How Metal Impurities Affect Gold Adsorption on Activated Carbon in Cyanide Solutions

How Metal Impurities Affect Gold Adsorption on Activated Carbon in Cyanide Solutions

We performed batch equilibrium contact experiments to examine the ability of activated coconut-shell carbon to adsorb various metal cyanide complexes. Tests were also conducted to determine the effect these cyanide complex impurities might have on the adsorption of gold by the activated carbon. Metal cyanide species included in the investigation were antimony, arsenic, cadmium, calcium, cobalt, gold, iron, mercury, nickel, silver, thallium, and zinc. Tests were made over a pH range of 6.4 to 12.5.

The carbon exhibited a preference for gold adsorption over other metals present in solution. In the absence of gold, the metal cyanide complexes were adsorbed; adsorption generally decreased with increasing pH. However, calcium and thallium adsorptions increased with increasing pH, while arsenic and iron were not adsorbed at any pH.

The use of activated carbon for the recovery of gold and silver from dilute caustic cyanide solutions has been well documented in recent years. Whether employed in carbon-in-pulp, carbon-in-leach, or loading-column processes, activated carbon has amply demonstrated its ability as an efficient extractor of precious metals from cyanide leach solutions.

With the discovery and treatment of disseminated gold deposits in the Western United States and in the Republic of South Africa, many complex ore deposits are being leached with cyanide. As a result, cyanide complexes of antimony, arsenic, cobalt, copper, iron, nickel, thallium, and zinc may appear in the leach solution that is contacted with activated carbon. Those metals contained in the pregnant leach liquor may or may not follow the precious metals through the carbon circuit. Few investigations have been conducted to determine the adsorption behavior of auxiliary metals onto activated carbon.

The U.S. Bureau of Mines main objectives of this study were to determine the effect of pH on the equilibrium loading of various metal cyanide complexes onto activated carbon and the effect of accessory metals on gold adsorption. Because both H+ and OH- tend to be adsorbed onto carbon, the adsorption of other species is influenced to a considerable degree by solution pH. Several investigators have observed that gold-loading onto activated carbon is strongly dependent on solution pH, with the amount of gold adsorbed in the pH range 4 to 7 being about twice that adsorbed in the pH range 8 to 11.

Davidson explained that the degree to which various gold cyanide complexes are adsorbed onto activated carbon is dependent on the complementary cations present, decreasing in adsorption strength in the order Ca²+ > Mg²+ > H+ > Li+ > Na+ > K+. He also showed that the adsorption capacity of activated carbon for gold in the presence of 2,000 ppm Na decreased with increasing pH. The gold adsorption rate was increased considerably in the presence of sodium or calcium when the pH of the solution was lowered.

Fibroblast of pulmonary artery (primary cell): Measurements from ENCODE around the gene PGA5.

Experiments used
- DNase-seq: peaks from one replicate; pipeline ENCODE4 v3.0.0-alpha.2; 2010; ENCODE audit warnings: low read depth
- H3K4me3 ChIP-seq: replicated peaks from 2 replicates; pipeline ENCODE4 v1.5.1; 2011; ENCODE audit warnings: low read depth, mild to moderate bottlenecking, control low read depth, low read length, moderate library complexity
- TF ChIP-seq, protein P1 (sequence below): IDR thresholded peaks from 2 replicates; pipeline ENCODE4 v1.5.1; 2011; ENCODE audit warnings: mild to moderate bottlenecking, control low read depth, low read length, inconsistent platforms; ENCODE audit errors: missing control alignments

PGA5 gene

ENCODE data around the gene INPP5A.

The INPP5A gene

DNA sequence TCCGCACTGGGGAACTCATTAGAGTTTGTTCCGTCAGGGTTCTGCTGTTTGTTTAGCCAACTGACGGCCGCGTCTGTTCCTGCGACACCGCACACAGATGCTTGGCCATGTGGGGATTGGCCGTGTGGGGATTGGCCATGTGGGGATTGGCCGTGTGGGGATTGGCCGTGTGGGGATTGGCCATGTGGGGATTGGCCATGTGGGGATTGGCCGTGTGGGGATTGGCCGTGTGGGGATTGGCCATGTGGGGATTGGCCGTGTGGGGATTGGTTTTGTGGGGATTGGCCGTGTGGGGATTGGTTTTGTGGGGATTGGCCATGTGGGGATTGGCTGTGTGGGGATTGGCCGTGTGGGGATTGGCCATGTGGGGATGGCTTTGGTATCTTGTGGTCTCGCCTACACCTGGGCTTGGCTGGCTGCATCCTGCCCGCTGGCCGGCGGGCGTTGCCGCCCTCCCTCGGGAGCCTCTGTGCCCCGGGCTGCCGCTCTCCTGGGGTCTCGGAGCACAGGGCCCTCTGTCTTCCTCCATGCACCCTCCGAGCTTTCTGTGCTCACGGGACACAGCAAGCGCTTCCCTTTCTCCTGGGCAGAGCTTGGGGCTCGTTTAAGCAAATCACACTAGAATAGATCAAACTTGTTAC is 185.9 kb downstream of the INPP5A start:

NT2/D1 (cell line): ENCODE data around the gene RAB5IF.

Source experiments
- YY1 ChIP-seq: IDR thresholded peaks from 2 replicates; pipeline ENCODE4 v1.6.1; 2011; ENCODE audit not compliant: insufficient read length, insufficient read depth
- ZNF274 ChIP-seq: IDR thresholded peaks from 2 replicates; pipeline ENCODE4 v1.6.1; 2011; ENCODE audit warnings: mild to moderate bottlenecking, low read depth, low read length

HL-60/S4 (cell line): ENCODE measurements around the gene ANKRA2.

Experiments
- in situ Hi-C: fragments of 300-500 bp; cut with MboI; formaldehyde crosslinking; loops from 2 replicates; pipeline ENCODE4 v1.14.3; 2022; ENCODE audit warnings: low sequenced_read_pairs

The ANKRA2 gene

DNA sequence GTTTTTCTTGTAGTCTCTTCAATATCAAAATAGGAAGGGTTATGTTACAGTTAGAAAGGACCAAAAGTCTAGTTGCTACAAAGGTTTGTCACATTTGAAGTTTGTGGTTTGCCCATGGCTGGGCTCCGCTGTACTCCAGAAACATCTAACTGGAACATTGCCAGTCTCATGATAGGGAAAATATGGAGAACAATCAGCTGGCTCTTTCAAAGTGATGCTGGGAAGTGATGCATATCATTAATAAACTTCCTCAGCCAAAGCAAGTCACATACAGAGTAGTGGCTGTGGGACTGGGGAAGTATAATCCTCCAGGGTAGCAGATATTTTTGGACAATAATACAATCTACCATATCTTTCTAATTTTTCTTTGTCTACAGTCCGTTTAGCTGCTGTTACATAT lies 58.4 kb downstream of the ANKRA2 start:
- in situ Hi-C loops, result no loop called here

Boehme and Potter determined the effects of copper, ferrocyanide, silver, and thiocyanate on the rate of gold loading. As copper concentration increased, the gold-loading rate decreased. Silver had an adverse effect on the loading rate of gold in ratios of silver to gold of 1:1 and 2:1. A cyanide concentration above 2 g/L also inhibited the loading rate. Ferrocyanide had no effect on loading rate, while thiocyanate was not as detrimental as copper or silver, but a decrease in loading rate was observed.

Fleming and Nicol showed that loading competition between gold and various copper cyanide complexes was dependent on pH and free cyanide concentration. Cho and Pitt demonstrated that sodium ions increased silver loading, while cyanide ions had the opposite effect.

Activated carbon is known to adsorb organic solvents that affect the rate of loading rather than the equilibrium- loading capacity of gold. Activated carbon will load small quantities of calcium carbonate, cyanide, hydroxide, and iron sulfide, which poisons the carbon, resulting in a loss of gold capacity. In addition, cobalt, copper, iron, and nickel also adsorb onto carbon. Copper, and to a lesser extent nickel, may or may not load more strongly than gold, depending on the chemical conditions in the solution. The chemistry of copper cyanide has been extensively investigated and thus was not included in this study. These metals reduce gold loading by competing with the gold for adsorption sites on the carbon.